Our Blessed. Lord, knowing what is in man, and his temptation to evil, well knew the dangerous delusiveness of this self-deceit, which would come before God with unkindness to man at heart, yet with professions of loving God, which is indeed like betraying the Son of Man with a kiss. He knew also that there was another most fruitful source of final falling away: that of acknowledging this law of love and intending to fulfil it, but putting it off to a more convenient season, when enmity should have died away, or time smoothed down the difficulties of reconciliation. For nothing destroys men’s souls more than relying on such intentions of good, while not putting them into practice. He therefore adds : Agree with thine adversary quickly, whiles thou art in the way with Him: lest at any time the adversary deliver thee to the judge, and the judge deliver thee to the officer, and thou be cast into prison. Verily I say unto thee, Thou shalt by no means come out thence, till thou hast paid the uttermost farthing. These last expressions allude apparently to the parable of the unforgiving servant, who had cast his fellow-servant into prison, after he had himself been forgiven of his lord. [St. Matt. xviii. 34.]  The words derive light and strength from that parable. But the peculiar injunction, like so many of our Lord’s warnings, has reference to the shortness of the time of our probation. “Let not the sun go down upon your wrath,” says the Apostle, “neither give place to the devil.” [Eph. iv. 26.]  And here the adversary gains his strength and power from the forgiveness being delayed. It is like sleeping ‘with a deadly serpent coiled. up within the bosom, not knowing at any time when he may inflict the mortal sting. Indeed, anger and malice are of the nature of deadly sins; nor do we know how near they may be to murder in the heart, as they appear in the sight of God. St. John assures us, that “he that hateth his brother is a murderer.” 

And here may be added. one word in illustration, from the Old. Testament Lessons, which our Church has appointed. for this Sunday. Where is there a more touching account of forgiveness and. love than in David, the man after God’s own heart ? How often did he forgive Saul? how did he spare his life, do all. that he could to alleviate, to pacify, to win him over to love? how did he. lament over him when dead, and remember his family afterwards? how patient and forgiving unto Shimei that cursed him? And his love for Absalom, when in arms against him and seeking his life, seems recorded as an image of our Blessed Saviour’s love for His murderers. Why else is there twice mentioned his exceedingly affecting cry, “O Absalom, my son, my son !“ In that we hear our Saviour’s own voice; it is like that of God’s own love: “Is Ephraim my dear son? is he a pleasant child? for since I spake against him, I do earnestly remember him still; therefore my bowels are troubled for him.” [Jer. xxxi. 20.]  Yet even David, such as he was, so loving, so forgiving, harboured an evil thought till he was guilty of murder. Who then has not reason to fear, lest he should tempt God?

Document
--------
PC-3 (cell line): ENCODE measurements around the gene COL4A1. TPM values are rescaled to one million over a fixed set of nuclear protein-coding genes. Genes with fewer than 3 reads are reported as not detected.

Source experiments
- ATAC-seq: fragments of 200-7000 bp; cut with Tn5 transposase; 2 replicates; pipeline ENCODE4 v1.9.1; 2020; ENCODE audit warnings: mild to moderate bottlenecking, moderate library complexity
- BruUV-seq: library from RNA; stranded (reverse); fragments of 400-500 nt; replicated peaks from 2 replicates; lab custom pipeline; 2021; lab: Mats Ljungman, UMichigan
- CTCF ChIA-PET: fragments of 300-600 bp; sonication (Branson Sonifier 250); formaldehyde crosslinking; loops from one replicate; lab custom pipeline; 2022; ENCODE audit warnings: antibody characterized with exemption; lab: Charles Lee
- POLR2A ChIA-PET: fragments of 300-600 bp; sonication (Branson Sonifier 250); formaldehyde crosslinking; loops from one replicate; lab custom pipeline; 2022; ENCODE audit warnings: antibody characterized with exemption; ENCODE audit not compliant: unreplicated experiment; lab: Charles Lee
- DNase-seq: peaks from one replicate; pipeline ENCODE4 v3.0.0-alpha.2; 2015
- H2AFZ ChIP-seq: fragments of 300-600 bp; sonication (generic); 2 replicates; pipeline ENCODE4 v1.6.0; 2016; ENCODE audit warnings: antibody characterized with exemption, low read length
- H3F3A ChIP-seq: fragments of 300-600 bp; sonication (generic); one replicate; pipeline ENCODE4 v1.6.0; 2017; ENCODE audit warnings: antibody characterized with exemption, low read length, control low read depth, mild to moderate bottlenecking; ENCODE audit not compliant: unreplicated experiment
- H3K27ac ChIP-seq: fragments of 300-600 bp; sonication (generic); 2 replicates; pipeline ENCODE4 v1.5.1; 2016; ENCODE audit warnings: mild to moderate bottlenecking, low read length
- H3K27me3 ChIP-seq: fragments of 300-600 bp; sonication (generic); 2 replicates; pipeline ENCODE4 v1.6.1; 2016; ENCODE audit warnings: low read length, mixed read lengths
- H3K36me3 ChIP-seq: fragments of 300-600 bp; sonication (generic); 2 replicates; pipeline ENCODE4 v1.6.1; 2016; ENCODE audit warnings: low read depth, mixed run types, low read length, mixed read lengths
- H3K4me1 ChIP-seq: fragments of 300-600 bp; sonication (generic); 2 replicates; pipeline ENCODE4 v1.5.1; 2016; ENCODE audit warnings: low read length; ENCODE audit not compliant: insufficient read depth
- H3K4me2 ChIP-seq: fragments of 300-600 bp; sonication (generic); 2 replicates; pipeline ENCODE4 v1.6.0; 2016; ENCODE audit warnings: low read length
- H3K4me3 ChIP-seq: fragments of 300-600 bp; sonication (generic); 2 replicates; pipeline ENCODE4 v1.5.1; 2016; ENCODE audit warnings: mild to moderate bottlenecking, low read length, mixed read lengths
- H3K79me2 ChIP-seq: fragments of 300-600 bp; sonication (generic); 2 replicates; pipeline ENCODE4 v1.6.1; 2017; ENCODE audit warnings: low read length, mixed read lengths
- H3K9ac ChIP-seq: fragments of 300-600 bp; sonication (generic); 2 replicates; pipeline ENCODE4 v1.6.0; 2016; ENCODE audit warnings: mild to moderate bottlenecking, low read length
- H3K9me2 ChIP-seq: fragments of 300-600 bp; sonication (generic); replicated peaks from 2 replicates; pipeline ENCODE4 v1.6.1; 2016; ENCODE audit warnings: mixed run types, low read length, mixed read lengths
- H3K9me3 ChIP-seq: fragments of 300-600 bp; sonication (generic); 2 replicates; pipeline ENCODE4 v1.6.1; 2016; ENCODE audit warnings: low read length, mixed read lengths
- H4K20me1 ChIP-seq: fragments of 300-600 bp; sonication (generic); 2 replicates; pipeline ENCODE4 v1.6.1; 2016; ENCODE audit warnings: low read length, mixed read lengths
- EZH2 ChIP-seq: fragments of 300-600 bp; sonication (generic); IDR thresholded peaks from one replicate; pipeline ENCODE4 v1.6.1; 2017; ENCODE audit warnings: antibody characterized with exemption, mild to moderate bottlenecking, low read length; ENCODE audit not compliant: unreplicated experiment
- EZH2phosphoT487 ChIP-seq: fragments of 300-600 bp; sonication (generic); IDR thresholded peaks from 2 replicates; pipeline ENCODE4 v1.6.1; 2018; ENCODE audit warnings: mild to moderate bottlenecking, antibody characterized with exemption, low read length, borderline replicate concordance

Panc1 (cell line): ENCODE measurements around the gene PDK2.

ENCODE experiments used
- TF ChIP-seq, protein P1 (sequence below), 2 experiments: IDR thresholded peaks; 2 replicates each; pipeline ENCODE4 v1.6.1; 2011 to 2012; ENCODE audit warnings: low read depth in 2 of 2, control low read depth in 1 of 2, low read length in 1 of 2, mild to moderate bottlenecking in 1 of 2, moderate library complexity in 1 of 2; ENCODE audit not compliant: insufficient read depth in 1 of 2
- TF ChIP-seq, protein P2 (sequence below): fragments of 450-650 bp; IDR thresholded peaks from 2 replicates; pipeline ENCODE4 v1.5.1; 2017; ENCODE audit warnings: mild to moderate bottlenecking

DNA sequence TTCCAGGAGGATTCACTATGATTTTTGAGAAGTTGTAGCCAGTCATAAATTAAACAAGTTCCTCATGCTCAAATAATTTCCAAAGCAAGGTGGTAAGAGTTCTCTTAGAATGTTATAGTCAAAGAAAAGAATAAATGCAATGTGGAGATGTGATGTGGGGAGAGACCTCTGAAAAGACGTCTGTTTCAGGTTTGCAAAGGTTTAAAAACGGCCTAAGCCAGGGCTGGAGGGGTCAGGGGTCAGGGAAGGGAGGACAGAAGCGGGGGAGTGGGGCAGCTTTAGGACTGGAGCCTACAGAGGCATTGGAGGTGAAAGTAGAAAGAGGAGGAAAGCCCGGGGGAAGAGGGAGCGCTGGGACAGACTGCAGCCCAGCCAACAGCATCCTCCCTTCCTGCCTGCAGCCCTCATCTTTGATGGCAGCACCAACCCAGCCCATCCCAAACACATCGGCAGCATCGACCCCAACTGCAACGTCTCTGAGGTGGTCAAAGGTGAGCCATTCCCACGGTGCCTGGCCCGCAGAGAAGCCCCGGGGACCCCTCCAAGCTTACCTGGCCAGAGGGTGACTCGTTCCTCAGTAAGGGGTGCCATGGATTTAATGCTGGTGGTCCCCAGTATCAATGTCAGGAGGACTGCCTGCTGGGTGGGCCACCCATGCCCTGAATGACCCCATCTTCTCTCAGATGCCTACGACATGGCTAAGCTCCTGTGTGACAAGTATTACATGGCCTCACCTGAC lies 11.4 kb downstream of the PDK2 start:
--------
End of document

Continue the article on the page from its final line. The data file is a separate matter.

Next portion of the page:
But we have a better strength, and far more light than David had. Anger and hate are always in the heart closely connected with some other evil passion; lust and hate are inseparable companions; and so are malice and covetousness; they were woven into one and the same cord in the heart of Judas, by which Satan held him; so are pride and anger, they are never found apart. And therefore, blessed be God for His great deliverance! all these passions are in us to be mortified and buried with Christ; and if lust, and covetousness, and pride, be away, anger will have nothing to feed on, and will of itself be extinguished. 

“Take My yoke upon you,” is our Blessed Lord’s own invitation, “and learn of Me; for I am meek and lowly of heart, and ye shall find rest unto your souls.” Shall find “rest;” shall find the true Sabbath, the Sabbath of rest in Christ, rest in His grave, from our evil passions being buried there. “Know ye not that as many of us as were baptized into Jesus Christ, were baptized into His death? Therefore we are buried with Him in Baptism unto death.” And then if we be dead with Christ, to live with Him will be easy, for He will raise us up by the same Spirit, and we shall live with Him; live with Him even now, and not know the death of the grave to be death at all. 

What we have to do then is, to be conformable to Him, to learn of Him His love, to learn to love Him, in order that by so doing we may learn to love others with something of that love with which He does. The love of Christ—let this then be your one great business in life, nay, your one and only business; let every day be considered by you as a lost day which has not done something to further this one end. As a man, who has great and important business to attend to at a distance, must travel whether it be rain or sunshine; whether he meets with convenient modes of being conveyed forward, or those of labour and difficulty on foot; whether he has to pursue his journey in company or alone so with this one end in view, let your days be, in the sunshine of life, or under its clouds, under all varieties of circumstance let this one end be advanced, be always thought of and considered. If you meet with success, let it further in you the love of Christ by some sacrifice; if you have trouble, by strong definite acts of resignation; let all things have a reference to His Cross and Passion; if you are with a friend who sympathizes with you, be as the two going to Emmaus, let Him make one with you and constrain Him; if you have an enemy, this is an opportunity not to be delayed. or foregone; if in public prayer, then take care that it be an act of union with Christ, spiritual worship to the Eye of Him that seeth in secret; if you have leisure and solitude, be sure not to lose the time,—He is then especially waiting to draw near to you. But above all, on every opportunity of approaching His altar, make the most of it by thorough forgiveness of injuries “from the heart,” by entire repentance, and love unfeigned; so may we, “loving Him above all things, obtain” His gracious “promises.” 

But remember, it is a work to be done, a gift to be gained by importunity.